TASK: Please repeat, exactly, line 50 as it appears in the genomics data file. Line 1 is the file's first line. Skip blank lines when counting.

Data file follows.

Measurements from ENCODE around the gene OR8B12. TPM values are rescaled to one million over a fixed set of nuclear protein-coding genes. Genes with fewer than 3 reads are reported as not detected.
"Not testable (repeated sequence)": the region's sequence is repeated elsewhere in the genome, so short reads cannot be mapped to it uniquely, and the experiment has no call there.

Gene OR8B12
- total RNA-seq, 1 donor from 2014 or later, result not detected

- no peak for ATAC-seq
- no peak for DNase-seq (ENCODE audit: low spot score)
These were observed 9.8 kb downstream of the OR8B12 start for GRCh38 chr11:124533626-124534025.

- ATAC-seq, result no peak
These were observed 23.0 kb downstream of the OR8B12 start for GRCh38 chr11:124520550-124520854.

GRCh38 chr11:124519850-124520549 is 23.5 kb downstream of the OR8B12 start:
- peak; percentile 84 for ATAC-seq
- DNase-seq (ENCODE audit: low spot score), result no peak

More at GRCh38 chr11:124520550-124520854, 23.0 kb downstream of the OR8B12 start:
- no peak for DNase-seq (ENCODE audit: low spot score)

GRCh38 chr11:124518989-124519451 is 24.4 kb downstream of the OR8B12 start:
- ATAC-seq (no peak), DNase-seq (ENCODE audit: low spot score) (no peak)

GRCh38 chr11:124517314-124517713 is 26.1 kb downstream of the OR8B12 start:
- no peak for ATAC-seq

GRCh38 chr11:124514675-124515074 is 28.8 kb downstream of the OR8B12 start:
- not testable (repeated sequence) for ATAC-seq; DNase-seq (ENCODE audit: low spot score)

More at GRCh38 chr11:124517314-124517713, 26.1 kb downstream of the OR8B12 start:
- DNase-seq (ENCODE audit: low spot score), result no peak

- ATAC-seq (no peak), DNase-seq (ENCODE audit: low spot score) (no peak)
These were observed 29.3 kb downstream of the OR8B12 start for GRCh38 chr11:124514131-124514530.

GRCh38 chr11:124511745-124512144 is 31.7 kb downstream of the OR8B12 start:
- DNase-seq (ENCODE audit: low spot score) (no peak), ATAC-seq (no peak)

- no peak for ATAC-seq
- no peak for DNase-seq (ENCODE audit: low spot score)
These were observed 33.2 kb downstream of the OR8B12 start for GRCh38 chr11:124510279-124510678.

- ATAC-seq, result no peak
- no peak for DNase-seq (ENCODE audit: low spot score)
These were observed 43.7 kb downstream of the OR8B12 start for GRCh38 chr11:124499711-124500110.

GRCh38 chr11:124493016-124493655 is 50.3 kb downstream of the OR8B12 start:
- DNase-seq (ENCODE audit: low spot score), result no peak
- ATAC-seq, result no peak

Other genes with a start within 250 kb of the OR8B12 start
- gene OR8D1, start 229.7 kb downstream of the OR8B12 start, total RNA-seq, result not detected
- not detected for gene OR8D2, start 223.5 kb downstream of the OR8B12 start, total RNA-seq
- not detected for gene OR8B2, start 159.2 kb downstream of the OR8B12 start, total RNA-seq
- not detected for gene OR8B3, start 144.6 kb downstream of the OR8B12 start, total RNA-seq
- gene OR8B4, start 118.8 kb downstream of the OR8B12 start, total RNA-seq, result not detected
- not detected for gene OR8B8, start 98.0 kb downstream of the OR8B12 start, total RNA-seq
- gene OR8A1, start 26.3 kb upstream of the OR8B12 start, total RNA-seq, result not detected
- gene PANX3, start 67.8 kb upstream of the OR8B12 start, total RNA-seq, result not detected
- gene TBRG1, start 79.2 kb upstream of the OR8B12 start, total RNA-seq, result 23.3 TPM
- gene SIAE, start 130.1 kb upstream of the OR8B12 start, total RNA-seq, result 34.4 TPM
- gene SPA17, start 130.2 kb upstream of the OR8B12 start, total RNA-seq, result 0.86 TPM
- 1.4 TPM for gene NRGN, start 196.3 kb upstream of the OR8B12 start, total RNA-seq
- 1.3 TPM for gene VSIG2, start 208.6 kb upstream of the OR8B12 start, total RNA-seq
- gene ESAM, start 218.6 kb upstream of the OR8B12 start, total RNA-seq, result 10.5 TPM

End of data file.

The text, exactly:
- gene ESAM, start 218.6 kb upstream of the OR8B12 start, total RNA-seq, result 10.5 TPM